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Telegraph Fantasy Football Review



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“We started this” boast The Daily Telegraph of the Fantasy Football phenomenon. And they are right, sort of. The Telegraph was the first national daily newspaper to run a Fantasy Football competition, in association with Fantasy League Ltd, back in 1994. And 15 years on, the game remains as strong, as popular, and as simple as ever. It even has the biggest names in football behind it. And Alan Hansen.

The Hansen v Mourinho head-to-head organised by the paper this season was part of a monster promotion campaign, with the “huge” prizes on offer regularly plastered all over its pages, and website. If the Guardian prefers the more reserved approach to advertisement, the Telegraph is quite the opposite. The £50,000 winner’s prize means that this is a game to be sold to the public, and that’s exactly what has happened. People (myself not included) don’t even mind paying £3 per team, I wonder if The Special One coughed up though?

How to play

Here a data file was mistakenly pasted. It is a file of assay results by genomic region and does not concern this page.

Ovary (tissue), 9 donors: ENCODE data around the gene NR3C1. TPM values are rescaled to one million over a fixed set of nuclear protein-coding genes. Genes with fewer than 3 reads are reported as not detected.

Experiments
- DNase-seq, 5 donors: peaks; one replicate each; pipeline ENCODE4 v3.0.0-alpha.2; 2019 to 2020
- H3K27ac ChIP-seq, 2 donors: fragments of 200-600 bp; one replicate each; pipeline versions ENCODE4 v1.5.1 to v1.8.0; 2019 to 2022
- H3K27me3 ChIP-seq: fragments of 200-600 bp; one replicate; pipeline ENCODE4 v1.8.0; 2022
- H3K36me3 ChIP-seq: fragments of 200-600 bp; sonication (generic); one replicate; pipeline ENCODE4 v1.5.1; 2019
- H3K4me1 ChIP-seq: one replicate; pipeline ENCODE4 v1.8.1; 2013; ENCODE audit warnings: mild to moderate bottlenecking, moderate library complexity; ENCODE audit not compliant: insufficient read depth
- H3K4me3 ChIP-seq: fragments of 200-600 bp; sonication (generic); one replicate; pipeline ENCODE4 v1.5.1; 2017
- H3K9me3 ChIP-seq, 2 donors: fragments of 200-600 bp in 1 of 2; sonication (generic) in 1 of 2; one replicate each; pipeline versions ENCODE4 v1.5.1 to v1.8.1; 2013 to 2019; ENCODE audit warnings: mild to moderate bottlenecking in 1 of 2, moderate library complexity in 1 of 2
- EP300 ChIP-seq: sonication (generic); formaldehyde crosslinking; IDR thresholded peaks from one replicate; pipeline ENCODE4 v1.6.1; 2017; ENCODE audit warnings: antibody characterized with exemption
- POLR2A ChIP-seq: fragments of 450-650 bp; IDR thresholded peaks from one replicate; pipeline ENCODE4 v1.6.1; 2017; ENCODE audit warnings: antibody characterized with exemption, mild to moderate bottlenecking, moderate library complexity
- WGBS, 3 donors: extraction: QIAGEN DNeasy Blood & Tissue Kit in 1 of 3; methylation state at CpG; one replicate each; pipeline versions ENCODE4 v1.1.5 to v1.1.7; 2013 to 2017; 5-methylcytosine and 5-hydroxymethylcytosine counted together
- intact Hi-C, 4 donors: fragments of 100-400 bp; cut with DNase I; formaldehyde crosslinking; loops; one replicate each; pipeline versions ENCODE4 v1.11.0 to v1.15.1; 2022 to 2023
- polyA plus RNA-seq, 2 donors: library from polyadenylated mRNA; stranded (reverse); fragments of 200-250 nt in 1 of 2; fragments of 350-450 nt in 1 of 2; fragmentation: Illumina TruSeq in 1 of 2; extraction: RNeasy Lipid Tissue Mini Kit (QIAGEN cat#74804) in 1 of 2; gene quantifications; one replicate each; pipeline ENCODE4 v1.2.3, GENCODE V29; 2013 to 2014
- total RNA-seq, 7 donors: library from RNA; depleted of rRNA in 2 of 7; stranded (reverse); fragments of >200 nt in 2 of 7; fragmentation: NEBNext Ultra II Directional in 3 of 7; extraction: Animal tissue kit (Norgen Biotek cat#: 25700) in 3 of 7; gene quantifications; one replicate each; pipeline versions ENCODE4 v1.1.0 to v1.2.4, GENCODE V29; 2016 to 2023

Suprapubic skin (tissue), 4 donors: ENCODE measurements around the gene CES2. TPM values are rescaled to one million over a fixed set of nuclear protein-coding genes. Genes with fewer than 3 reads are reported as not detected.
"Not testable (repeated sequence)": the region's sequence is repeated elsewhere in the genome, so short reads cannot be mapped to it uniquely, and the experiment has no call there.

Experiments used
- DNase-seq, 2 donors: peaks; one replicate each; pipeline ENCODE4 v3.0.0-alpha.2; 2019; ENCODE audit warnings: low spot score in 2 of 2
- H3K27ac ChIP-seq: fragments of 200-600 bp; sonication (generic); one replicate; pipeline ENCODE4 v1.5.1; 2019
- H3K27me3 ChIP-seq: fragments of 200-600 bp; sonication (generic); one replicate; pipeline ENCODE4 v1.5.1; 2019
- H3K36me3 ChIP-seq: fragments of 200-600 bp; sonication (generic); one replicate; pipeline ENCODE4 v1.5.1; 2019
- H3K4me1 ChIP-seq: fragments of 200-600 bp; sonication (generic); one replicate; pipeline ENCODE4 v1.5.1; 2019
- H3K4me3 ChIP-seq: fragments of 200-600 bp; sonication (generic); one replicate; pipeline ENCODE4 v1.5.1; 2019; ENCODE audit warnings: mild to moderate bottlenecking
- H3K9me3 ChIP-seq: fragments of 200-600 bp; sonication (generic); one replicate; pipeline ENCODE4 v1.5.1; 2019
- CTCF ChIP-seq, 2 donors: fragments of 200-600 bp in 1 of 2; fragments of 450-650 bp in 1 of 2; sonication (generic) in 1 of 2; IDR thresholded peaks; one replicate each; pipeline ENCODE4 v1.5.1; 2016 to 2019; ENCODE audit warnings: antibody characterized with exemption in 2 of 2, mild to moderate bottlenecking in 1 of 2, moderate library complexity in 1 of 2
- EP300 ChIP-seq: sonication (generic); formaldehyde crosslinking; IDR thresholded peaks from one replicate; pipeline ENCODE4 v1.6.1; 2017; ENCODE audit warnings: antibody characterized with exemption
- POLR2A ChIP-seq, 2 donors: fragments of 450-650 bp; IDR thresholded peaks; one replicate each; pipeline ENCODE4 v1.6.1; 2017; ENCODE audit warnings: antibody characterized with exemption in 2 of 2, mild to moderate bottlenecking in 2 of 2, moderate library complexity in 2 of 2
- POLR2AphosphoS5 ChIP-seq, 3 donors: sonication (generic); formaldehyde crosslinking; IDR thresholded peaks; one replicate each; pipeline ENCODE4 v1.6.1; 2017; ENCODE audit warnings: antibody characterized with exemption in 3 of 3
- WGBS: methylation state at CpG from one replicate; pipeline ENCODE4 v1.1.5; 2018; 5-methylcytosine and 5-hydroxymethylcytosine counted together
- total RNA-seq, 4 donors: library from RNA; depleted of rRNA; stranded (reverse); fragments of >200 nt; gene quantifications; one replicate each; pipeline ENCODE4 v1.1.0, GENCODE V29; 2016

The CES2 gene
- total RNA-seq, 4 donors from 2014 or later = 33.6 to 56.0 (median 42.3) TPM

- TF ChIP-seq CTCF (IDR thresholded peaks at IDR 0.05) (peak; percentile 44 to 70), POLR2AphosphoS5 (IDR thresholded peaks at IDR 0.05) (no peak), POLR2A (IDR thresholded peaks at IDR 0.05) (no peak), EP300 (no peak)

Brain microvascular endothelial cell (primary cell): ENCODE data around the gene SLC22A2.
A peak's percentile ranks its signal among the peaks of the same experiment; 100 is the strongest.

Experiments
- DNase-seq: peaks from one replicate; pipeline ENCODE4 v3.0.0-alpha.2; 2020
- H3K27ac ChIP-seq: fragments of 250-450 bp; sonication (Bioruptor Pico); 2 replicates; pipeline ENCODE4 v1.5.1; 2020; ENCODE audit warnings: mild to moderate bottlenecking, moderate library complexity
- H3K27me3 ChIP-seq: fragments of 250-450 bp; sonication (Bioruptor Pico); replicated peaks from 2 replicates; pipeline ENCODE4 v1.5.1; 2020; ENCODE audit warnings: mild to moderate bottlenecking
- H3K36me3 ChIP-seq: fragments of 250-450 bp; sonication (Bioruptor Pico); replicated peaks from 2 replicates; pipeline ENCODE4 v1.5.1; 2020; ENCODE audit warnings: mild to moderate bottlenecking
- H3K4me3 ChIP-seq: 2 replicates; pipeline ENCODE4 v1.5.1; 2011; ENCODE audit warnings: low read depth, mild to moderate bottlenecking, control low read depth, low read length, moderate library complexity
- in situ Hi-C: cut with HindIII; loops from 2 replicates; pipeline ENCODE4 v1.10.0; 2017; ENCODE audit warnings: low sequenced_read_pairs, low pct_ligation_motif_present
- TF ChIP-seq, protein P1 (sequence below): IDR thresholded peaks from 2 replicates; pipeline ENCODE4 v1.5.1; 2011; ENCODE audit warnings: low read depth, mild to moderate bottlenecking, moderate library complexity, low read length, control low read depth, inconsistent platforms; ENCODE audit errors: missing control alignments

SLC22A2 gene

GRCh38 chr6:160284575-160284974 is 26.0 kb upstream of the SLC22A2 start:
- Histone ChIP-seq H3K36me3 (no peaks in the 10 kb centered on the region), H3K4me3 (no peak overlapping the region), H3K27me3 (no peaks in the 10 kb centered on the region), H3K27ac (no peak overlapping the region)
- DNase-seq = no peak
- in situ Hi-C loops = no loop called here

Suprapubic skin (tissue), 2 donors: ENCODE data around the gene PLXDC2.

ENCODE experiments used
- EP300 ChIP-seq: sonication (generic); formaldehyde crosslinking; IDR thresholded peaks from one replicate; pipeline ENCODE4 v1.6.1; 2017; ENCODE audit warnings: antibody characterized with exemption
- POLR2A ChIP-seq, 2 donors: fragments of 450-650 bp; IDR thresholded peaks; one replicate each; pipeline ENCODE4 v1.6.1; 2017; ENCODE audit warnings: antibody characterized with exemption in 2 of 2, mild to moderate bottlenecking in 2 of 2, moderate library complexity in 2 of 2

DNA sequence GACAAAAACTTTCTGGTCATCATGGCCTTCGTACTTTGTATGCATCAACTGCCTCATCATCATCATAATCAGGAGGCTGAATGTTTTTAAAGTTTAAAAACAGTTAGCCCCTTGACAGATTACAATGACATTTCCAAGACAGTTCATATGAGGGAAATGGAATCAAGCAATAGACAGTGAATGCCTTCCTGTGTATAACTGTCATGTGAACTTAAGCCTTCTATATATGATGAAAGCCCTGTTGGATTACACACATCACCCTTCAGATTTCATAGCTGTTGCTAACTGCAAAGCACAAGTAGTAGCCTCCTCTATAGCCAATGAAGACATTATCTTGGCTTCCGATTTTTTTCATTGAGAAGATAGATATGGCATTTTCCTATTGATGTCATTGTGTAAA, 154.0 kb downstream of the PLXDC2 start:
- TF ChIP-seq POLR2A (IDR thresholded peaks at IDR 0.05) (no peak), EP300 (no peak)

One of the best things about the game is the simplicity with which it can be played. No tactical masterclass needed to set up your side here, no economics degree required to work out how best to utilise your budget, just plain and simple football. A traditionalists’ dream.

Budget/Player Prices

The Telegraph is a bit behind the times at the moment with regards to budget, no Chelsea-sized transfer kittys here. Each side gets £50m to spend at the start of the season, which means that a number of players have values that do not exactly correspond with their real life equivalents- £5.6m for Steven Gerrard anyone?


No squads here. The Telegraph’s insistence on sticking firmly to its roots means that the “squad game” is not something to worry about for new managers. As are most of the new-fangled tactical systems deployed by your Scolari’s, Benitez’s and…erm…Hughes’. Eleven players will do the job here, and it will be either 4-4-2 or 4-3-3 as well. Got that?

One thing that is interesting about the setting up of a team is the lack of restriction with regards to the number of players permitted from each club. Most games, sensibly, limit teams to 3 players per Premier League club, but TFF has decided that Free Love did not die out in the 1960s and that if you want to fill your side with your favourite team’s players, then you can. Ideal if your club is Stoke City, not so much if it is Chelsea.

Scoring Points